How Do You Get Natural Light Deep Into a Loft?

A reader writes: I have a loft with a southern exposure and only 2 1/2 windows, it is a long space extending back from the windows and the area farthest away can get quite dark, especially if the sun isn't shining. What can I do to get natural light deep into the space?

This is not a new question; before the age of electric light it was a major issue in design. In the 19th century it was very common to use prism glass; for clothing stores in particular, gas lighting would produce soot that could damage the goods.

You can still find prism glass in the occasional store; I walked into one in Toronto a few weeks ago and was just amazed, the employee was sitting forty feet back from the door in full sunlight.

Heliostats

Computerized mirrors that follow the sun are usually big things; the Structured Surface Physics lab of the University of British Columbia has miniaturized the concept and stuck it on the face of buildings. They have developed a an array of mirrors with computer controlled servos that track the sun. This technology has become so cheap that it is no more than a couple of bucks per unit. See more at SunCentral Computerized Mirror Array Brings Daylight Deep Into Buildings

Parans


Parans, a new Swedish company, has developed a system of collectors, fibre optic cables and elegant luminaires to transport natural light just about anywhere in a building, so that nobody should have to go for a day without sunshine. More here An Australian system, DayRay, appears to have never made it to market, so there does not appear to be an economical fiber optic system available in America.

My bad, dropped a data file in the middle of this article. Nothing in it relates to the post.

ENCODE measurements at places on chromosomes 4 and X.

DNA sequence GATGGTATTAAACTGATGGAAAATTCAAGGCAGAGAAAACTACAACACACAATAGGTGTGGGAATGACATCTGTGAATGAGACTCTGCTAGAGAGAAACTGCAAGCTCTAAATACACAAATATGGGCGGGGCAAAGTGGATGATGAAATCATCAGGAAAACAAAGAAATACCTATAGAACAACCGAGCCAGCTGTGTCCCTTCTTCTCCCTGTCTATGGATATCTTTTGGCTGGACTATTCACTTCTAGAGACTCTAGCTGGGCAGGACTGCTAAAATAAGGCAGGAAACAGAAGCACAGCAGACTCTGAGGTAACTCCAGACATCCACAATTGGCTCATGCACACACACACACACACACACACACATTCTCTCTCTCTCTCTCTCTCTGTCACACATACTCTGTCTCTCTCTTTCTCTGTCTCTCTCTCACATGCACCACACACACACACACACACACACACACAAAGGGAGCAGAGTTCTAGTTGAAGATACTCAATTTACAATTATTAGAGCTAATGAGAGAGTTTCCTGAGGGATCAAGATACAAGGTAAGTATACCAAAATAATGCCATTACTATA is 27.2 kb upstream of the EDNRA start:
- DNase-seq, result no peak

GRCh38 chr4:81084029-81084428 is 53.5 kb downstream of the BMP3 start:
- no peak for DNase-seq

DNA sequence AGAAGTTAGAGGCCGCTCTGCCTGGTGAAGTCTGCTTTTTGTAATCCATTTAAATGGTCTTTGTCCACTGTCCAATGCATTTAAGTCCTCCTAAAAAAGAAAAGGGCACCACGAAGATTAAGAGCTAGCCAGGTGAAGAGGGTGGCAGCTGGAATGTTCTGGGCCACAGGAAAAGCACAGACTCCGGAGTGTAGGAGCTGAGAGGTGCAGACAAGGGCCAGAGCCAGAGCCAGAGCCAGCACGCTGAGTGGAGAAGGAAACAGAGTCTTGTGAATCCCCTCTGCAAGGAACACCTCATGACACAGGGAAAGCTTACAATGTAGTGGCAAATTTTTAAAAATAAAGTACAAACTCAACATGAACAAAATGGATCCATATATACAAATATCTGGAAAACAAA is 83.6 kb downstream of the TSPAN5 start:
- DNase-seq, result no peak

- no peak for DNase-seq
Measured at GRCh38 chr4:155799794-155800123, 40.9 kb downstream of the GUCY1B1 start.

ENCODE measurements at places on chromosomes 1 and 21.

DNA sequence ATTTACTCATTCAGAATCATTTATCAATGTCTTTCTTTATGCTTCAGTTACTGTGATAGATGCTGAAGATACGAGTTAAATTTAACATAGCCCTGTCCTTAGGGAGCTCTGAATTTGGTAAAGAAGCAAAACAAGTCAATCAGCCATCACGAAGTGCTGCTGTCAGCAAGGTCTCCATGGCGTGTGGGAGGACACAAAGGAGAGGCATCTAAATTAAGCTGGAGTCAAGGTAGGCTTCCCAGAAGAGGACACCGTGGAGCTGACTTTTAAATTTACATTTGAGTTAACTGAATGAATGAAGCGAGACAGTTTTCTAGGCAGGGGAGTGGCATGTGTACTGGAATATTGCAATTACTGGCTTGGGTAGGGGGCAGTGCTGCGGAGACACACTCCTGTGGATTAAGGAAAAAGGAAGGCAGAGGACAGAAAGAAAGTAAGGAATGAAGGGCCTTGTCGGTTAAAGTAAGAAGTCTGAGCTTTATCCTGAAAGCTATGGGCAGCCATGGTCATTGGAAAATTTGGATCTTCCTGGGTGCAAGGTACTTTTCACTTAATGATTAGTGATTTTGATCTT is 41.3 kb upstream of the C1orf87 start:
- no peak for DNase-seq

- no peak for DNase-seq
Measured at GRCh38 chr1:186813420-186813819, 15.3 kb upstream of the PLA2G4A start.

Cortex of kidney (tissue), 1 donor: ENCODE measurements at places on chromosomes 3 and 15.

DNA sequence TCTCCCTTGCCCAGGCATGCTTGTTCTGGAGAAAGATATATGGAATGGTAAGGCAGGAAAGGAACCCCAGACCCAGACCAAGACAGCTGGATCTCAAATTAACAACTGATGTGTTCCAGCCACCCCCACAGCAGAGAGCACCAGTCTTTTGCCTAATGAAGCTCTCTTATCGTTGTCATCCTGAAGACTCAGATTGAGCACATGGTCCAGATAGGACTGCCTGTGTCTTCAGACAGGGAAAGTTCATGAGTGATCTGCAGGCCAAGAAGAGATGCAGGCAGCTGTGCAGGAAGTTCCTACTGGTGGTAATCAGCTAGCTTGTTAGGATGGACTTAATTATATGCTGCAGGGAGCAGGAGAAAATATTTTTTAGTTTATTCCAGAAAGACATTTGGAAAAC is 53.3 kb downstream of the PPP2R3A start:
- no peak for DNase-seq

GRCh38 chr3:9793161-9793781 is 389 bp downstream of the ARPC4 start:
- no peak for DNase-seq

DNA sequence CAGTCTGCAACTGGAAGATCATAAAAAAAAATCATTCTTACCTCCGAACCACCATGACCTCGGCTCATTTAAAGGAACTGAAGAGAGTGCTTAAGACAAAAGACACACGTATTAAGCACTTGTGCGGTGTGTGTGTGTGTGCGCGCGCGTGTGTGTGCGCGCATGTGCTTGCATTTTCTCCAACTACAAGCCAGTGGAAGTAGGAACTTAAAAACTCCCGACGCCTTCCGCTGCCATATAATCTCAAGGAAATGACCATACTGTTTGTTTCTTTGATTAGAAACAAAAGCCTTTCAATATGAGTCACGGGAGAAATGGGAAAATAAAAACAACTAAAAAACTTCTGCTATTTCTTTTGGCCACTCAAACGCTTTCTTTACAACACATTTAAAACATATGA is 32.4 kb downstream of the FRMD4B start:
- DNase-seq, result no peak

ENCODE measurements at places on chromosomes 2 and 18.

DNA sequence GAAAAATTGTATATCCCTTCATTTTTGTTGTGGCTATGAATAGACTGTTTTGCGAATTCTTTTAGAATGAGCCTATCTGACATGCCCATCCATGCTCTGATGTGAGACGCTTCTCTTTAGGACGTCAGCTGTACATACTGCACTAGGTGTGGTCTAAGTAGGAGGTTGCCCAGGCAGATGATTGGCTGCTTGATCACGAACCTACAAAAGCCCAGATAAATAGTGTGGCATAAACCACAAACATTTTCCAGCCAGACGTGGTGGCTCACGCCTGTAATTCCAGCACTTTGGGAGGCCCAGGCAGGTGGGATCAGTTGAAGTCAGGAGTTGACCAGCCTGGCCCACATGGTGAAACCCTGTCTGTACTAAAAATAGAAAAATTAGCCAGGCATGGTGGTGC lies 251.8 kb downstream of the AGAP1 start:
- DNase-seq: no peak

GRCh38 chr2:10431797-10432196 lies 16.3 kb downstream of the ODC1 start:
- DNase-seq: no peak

Light Shelf

Light shelves can be installed inside or out of a window, and bounce the light off the ceiling instead if having it all fall on the floor. From Queens University, talking about office installations:

For best results, light shelves should be mounted horizontally. If the surface of the shelf is highly reflective, then the angle that the sunlight is reflected onto the ceiling will be equal to the angle of incidence of the incoming sunlight.For a more diffuse spread of light, shelves can be painted with rougher, less mirror-like materials. This will scatter the light at many different angles, providing a more diverse coverage area on the ceiling. The ceiling should be painted with a reflective paint in a light colour, to bounce the light back down onto the work area.

Geof Gainer, the Actual Size Architect, built his own interior light shelf with an IKEA Mirror. He writes:


A surprisingly effective way to draw light into a room is by use of a light shelf. These horizontal reflectors are mounted either inside, outside, or on both sides of a southerly-facing window. Sunlight bounces off the surface and onto the ceiling within. Any bright surface will diffuse daylight effectively.

This looks economical, effective and DIY. Geof tests his installation with a light meter and it is very effective. In the end, the IKEA mirror hack is probably your best bet. More at Tech Note: Light Shelves

More on daylighting:
Tubular Skylights for Ad Hoc Daylighting Are Totally Cool
Daylighting Is Making a Comeback

Tags: Do It Yourself | Lighting